Again, if any other people is to maintain its existence, it must possess a great history, that the father may relate to the children what mighty and glorious deeds their forefathers have accomplished. And the child listens in eagerness and surprise; the living word inspires anew the youthful heart; new energy, new courage, new perseverances are developed, new heroic deeds achieved, and, like a living spark, enthusiasm is fanned into a brilliant blaze. Yes, with such sentiments, with such courage, with such examples, with such a history of patriots and heroes, a people may preserve itself. And the Jewish people?—Its history is a history of slaves, a record of affliction.וירעו אתנו ויענונו ויתנו עלינו עבדה קשה "They did us evil and afflicted us and laid upon us heavy labour," can be applied to a period of eighteen hundred years, intermitted by very few bright intervals, no heroic deeds and no victories are there to cheer the heart and to invigorate the mind. כלו ימי ביגון ושנתי באנחה, "My days are consumed in sorrow and my years in anguish," this is all, all that we have to relate to the children, to our dear children; and yet Israel does exist, and yet Israel has outlived all those nations. Their heroes have mouldered in the earth, their swords are devoured by rust, their victorious banners have been torn into shreds by the tooth of time; for "The king is not saved by the multitude of a host, whilst the eye of the Lord is upon those that fear him," and Israel, powerless Israel, stands preserved and safe.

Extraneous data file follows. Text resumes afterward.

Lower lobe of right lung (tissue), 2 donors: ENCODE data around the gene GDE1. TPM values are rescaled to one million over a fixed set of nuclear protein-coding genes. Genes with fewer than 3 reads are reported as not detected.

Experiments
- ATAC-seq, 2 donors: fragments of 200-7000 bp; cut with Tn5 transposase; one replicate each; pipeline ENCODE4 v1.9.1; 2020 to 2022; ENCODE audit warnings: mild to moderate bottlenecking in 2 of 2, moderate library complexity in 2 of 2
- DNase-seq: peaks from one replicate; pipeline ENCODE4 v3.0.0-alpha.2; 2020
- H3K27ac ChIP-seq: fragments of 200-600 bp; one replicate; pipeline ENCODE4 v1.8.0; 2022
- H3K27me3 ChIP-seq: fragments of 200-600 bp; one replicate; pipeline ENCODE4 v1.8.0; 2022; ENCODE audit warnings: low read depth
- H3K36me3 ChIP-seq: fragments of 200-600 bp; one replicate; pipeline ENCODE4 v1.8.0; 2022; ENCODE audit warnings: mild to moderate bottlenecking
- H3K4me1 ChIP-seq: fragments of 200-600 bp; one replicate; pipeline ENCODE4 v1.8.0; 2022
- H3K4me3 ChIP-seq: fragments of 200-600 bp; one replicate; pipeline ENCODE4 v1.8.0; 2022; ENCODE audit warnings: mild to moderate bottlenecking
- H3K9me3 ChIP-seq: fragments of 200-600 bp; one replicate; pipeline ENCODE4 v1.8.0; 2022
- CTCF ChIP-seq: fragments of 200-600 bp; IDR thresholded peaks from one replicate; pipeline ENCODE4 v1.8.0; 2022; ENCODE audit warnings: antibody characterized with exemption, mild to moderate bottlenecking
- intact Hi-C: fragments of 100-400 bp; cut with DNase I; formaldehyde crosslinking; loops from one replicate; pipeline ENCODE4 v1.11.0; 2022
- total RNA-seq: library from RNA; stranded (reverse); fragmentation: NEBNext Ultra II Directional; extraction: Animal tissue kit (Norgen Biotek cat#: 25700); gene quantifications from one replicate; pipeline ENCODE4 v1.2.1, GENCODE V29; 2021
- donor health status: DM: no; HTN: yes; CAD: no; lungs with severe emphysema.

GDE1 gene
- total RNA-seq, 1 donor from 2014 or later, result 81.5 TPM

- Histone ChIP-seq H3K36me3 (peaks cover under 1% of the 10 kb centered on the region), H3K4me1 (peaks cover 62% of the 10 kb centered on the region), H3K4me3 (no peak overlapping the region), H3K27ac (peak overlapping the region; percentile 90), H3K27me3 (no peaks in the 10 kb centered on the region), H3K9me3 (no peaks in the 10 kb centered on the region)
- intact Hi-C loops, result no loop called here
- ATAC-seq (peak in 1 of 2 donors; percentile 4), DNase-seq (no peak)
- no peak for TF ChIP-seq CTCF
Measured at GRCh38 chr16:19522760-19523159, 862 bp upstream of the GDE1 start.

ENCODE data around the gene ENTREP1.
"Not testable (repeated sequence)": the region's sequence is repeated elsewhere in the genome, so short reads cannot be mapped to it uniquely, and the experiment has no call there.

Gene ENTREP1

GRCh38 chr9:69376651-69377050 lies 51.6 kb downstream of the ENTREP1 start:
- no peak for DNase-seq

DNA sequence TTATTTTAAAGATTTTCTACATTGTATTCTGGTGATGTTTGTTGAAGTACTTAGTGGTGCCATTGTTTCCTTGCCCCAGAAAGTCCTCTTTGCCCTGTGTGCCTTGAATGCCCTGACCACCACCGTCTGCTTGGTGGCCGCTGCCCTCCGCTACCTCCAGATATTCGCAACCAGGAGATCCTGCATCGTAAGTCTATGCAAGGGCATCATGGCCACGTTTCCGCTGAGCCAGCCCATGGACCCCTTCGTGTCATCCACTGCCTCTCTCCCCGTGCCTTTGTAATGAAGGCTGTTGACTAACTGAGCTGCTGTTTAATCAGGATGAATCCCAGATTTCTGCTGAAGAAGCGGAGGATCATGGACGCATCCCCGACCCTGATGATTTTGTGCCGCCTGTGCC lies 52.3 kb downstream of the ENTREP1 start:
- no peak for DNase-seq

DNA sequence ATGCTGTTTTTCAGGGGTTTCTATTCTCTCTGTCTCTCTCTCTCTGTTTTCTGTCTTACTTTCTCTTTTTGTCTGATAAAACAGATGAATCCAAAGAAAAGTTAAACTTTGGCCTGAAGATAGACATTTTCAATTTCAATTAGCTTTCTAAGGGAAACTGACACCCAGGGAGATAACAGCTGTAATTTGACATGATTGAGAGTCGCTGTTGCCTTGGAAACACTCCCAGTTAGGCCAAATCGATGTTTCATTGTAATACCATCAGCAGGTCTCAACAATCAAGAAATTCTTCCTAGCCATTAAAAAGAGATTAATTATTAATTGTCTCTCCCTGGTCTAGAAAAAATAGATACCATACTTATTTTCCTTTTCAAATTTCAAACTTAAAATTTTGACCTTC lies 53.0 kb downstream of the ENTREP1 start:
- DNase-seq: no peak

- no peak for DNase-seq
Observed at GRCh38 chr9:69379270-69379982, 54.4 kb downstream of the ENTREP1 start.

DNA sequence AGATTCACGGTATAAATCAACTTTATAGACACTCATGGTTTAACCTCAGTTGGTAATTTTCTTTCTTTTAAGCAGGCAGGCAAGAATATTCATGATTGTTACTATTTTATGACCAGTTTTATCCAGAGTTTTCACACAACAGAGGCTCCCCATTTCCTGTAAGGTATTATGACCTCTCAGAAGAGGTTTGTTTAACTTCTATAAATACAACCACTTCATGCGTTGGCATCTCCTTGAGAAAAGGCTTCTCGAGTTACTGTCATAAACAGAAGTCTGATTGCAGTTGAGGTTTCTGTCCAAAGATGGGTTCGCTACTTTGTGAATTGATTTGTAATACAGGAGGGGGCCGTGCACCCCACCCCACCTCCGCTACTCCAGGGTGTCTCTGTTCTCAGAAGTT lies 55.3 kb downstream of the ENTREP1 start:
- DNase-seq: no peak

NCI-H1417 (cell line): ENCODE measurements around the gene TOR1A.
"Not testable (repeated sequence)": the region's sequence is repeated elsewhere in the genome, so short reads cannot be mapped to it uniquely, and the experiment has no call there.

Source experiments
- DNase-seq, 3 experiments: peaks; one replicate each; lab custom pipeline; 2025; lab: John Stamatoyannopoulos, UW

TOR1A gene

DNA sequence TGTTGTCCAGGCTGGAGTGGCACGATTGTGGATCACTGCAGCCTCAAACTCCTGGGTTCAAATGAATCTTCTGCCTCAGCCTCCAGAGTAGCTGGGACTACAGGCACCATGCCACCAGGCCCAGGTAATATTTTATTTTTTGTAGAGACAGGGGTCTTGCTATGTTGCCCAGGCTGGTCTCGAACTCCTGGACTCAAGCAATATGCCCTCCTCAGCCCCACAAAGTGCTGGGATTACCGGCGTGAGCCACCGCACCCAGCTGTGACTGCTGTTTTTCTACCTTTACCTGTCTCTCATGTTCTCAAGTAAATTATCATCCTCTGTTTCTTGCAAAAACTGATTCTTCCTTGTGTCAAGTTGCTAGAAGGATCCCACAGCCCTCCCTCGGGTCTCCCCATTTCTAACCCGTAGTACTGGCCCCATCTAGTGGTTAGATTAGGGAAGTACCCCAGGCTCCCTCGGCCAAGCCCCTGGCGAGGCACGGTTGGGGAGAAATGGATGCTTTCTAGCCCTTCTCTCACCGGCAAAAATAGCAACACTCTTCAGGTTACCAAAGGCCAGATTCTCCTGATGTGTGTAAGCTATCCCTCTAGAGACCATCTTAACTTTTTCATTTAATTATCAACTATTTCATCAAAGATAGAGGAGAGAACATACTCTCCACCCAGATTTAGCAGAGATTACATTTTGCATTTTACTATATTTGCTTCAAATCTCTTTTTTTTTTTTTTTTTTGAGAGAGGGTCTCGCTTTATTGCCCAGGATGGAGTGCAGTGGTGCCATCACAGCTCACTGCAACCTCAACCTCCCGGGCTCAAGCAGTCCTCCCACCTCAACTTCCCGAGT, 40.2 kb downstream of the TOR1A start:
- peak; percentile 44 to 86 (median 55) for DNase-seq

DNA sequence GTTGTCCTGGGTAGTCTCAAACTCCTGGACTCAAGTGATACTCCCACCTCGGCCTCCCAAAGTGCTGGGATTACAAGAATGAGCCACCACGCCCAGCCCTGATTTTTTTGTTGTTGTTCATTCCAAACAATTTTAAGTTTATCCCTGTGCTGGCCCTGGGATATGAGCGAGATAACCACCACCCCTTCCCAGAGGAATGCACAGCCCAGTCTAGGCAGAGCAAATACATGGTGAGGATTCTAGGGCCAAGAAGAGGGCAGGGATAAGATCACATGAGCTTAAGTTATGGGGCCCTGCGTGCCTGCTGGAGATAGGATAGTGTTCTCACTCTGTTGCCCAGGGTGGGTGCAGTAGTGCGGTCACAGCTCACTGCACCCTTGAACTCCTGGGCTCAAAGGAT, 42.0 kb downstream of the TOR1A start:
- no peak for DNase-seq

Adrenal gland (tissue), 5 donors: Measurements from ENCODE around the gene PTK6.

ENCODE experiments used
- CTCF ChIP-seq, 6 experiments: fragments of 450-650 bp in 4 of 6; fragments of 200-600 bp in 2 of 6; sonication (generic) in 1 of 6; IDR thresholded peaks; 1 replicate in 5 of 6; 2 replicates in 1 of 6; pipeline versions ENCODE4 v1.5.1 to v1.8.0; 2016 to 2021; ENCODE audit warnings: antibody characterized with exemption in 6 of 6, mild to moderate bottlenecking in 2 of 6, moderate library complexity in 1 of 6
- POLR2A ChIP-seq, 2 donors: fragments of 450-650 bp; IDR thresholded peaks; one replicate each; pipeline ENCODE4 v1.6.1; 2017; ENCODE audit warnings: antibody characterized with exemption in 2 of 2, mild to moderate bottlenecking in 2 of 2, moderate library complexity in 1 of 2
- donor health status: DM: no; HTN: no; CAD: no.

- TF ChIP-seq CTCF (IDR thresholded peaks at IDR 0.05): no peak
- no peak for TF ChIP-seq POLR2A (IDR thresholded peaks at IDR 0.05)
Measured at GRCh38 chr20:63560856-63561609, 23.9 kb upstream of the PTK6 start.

Again, if any other people is to maintain its existence, it must live in peace, not be subjected to persecution, nor be exposed to the hatred and fanaticism of powerful enemies; then it may slowly acquire prosperity, and continue to live in the march of time. And Israel, my hearers? "On my back have the ploughmen ploughed" already sang the Psalmist; there is not a species of persecution, nor any sort of oppression, the stake and the rack, famine and misery, allurements and false promises, which have not been employed against thee, my own Jewish people! and thou didst bend thy neck, and they beat thee; and thou didst bend thy head and die in thousands of thy sons the martyr's death for thy religion; and yet, my own Jewish people, thou standest here, and not only here, but even as far as the sun of God illumines the earth, preserved and safe, to the glory of thy God, to the glory of thy faith, to the honour of all those who profess Judaism; and I ask, is not the preservation of such a people a wonderful phenomenon? Might we not exclaim with the Psalmist, "Truly this is from the Lord, wonderful it is in our eyes!" Yes, since none of the causes which are necessary to preserve a people co­operated, neither fatherland nor language, neither history nor peaceful life; and yet, the people, after a lapse of four thousand years, exists in a vigorous and blooming youth, can we do otherwise than acknowledge, "This is a finger of God?"


Surely, beloved brethren, from the hushed silence, which at the present moment pervades this congregation, I am led to think, that you acknowledge in reverential awe the mysterious workings of the Almighty; that new ideas concerning the destiny of your people and the great distinction of being Jews, enter your mind, that you would prostrate yourselves before the all-powerful glory of God, exclaiming: "This time I will thank the Lord, for my name is Judah."

But by doing this, does not the second question present itself? "But why has the Lord preserved this people in so miraculous a manner? What is the object, what the end, of this wonderful preservation?"